What makes Kennecott special? 

Today, Kennecott is recognized as the Kennecott Mines National Historic Landmark, and it is located within Wrangell-St. Elias National Park
  • Tourists can visit the approximately 40 structures in the ghost town, including the mill, powerplant, some barracks, and several houses.
  • The General Store and Post Office give visitors a complete history of the town, including a short film entitled “The Kennecott Mill.” 
  • Visitors can get a glimpse of what working in the mill was like by traversing through tunnels, tramways, and trails of the scale model at Bonanza Ridge.
There are many other exhibits throughout the park, documenting different perspectives of life in the time of the mill. 
Additionally, the surrounding national park is well worth a visit for those who love outdoor adventures. 

How to visit Kennecott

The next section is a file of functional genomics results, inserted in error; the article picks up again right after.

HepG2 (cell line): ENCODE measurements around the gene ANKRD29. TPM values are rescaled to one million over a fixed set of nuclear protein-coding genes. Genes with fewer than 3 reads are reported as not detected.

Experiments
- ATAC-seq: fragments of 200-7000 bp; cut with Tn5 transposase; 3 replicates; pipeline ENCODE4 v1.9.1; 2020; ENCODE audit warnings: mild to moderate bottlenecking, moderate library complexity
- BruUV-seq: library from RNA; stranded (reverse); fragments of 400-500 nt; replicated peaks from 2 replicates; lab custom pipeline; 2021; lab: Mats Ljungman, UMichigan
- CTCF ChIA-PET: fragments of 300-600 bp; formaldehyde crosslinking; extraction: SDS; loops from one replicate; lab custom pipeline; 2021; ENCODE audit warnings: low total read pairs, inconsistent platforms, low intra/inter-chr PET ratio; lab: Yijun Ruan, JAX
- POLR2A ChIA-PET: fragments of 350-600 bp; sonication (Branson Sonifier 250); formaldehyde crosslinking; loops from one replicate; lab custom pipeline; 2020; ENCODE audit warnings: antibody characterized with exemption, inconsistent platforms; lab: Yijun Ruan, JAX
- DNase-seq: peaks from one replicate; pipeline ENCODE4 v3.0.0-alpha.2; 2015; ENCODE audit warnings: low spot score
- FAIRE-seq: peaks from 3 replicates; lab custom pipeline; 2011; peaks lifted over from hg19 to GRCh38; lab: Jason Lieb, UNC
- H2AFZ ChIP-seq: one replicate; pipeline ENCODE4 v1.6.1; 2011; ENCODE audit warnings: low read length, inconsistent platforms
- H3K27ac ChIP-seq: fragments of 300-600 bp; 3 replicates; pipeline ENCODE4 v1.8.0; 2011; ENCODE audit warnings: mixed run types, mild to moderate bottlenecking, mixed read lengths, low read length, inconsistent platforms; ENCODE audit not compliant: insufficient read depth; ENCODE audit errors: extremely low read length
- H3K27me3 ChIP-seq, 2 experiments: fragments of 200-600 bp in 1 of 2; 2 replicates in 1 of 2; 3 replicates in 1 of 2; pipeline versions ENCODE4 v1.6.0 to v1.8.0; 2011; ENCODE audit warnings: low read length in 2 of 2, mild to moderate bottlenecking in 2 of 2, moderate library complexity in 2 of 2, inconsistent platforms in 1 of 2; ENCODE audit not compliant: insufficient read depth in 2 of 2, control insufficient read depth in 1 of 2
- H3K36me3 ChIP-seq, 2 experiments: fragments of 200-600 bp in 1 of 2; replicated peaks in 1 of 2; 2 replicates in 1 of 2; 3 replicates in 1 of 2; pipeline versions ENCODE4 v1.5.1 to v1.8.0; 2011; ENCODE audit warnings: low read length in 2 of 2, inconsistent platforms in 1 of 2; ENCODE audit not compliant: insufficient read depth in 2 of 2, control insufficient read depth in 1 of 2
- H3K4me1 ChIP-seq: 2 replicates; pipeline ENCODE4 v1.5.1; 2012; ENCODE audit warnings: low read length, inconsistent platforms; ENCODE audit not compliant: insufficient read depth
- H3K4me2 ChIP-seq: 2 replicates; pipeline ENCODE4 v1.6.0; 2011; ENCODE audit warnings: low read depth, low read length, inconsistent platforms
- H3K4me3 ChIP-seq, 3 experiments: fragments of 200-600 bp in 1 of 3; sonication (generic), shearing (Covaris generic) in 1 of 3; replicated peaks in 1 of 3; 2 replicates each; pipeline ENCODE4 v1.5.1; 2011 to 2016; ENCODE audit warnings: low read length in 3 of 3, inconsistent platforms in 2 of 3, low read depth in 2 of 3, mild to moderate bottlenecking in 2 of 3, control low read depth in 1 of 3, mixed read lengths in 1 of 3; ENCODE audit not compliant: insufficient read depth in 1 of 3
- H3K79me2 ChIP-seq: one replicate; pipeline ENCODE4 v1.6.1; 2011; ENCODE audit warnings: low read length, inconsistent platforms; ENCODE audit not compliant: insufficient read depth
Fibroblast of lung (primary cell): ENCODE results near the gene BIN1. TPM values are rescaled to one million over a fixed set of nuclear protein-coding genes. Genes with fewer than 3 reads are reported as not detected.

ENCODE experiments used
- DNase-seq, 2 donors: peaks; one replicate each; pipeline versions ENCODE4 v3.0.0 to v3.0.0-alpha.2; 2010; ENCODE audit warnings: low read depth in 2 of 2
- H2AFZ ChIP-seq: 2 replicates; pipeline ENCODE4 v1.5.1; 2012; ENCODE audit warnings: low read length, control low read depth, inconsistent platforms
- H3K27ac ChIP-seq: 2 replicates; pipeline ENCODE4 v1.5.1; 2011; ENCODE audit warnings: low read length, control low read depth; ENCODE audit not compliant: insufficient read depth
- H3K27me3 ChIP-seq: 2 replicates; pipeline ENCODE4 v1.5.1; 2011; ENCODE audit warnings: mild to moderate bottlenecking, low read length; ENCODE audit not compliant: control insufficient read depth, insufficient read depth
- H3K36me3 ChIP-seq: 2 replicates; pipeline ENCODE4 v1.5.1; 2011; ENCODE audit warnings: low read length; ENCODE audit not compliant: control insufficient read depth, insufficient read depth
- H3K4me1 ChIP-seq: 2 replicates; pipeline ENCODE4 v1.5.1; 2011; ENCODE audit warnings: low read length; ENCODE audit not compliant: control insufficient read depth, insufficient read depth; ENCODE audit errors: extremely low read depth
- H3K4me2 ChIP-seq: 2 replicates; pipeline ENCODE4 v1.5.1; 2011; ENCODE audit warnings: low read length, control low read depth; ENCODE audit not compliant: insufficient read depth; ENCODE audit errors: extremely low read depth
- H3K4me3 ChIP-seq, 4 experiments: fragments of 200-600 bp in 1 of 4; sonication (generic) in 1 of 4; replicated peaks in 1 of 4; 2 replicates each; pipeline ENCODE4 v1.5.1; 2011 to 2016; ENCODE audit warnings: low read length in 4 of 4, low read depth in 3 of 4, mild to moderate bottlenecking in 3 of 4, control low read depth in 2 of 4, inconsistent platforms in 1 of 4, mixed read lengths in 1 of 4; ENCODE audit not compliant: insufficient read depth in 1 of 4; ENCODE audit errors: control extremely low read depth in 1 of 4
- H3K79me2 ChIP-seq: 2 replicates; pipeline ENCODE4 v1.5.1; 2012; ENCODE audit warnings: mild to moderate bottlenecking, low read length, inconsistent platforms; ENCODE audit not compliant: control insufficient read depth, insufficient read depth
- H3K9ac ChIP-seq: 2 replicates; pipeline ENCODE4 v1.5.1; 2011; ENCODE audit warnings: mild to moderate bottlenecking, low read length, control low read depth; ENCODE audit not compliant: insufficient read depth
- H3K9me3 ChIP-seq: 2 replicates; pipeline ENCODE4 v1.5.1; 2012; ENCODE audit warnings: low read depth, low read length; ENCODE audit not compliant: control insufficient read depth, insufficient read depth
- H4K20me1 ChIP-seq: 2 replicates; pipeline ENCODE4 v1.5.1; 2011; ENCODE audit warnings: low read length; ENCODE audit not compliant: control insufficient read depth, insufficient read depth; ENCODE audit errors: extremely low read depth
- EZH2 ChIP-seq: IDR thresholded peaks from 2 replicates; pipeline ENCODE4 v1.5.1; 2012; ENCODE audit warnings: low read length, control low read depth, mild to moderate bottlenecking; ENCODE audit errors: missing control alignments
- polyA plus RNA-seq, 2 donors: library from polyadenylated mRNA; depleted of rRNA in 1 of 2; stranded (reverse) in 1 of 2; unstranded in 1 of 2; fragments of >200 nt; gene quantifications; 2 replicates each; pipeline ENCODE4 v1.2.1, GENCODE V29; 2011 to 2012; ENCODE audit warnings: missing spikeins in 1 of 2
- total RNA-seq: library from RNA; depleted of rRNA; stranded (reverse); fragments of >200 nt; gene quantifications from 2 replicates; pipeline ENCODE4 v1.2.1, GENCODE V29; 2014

Kennecott is smack-dab in the middle of the Wrangell-St. Elias National Park, which is roughly 200 miles northeast of Anchorage and 250 miles south of Fairbanks. 
To get to Kennecott from Anchorage, take Glenn Highway south to Richardson Highway and then go east to Edgerton Highway. You will follow Edgerton Highway to McCarthy Road—one of the two main roads in the park. Note, McCarthy Road is 59 miles long and all gravel. The trip from Anchorage takes approximately 8 hours. 
In the summer, visitors can park at the end of McCarthy Road and take a shuttle to Kennecott Mill Town for $5 one way. In the winter, visitors must hike to the mill town from the end of the road. Keep in mind, the road is not maintained in the winter, so it may be a treacherous drive.